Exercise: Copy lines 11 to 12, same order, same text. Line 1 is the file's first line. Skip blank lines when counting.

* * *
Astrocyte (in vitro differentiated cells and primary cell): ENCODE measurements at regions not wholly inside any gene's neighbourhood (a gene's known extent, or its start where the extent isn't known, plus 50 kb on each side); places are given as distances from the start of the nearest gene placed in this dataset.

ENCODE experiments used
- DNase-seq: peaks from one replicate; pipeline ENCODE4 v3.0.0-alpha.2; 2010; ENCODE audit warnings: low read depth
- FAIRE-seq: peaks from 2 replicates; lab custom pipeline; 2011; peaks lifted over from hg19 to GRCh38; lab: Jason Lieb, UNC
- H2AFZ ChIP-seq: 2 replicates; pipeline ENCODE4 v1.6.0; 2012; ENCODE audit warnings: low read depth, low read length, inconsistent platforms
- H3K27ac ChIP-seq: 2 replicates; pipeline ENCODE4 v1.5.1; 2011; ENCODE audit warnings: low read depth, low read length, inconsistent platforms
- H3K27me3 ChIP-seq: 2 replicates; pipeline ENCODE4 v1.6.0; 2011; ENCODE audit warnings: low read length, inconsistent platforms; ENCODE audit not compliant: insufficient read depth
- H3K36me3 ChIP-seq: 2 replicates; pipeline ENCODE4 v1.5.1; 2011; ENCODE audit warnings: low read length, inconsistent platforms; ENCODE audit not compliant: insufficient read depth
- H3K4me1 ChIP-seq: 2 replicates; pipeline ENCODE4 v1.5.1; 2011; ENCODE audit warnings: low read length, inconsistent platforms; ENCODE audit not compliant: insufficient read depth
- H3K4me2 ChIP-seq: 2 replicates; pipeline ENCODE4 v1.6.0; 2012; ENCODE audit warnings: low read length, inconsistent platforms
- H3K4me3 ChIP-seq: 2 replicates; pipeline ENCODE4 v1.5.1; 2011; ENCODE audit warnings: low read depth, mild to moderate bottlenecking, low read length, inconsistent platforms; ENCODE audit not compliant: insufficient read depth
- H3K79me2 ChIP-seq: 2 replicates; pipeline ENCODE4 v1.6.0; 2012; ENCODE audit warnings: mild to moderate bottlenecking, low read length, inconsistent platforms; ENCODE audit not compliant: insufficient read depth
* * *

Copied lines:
- H3K4me3 ChIP-seq: 2 replicates; pipeline ENCODE4 v1.5.1; 2011; ENCODE audit warnings: low read depth, mild to moderate bottlenecking, low read length, inconsistent platforms; ENCODE audit not compliant: insufficient read depth
- H3K79me2 ChIP-seq: 2 replicates; pipeline ENCODE4 v1.6.0; 2012; ENCODE audit warnings: mild to moderate bottlenecking, low read length, inconsistent platforms; ENCODE audit not compliant: insufficient read depth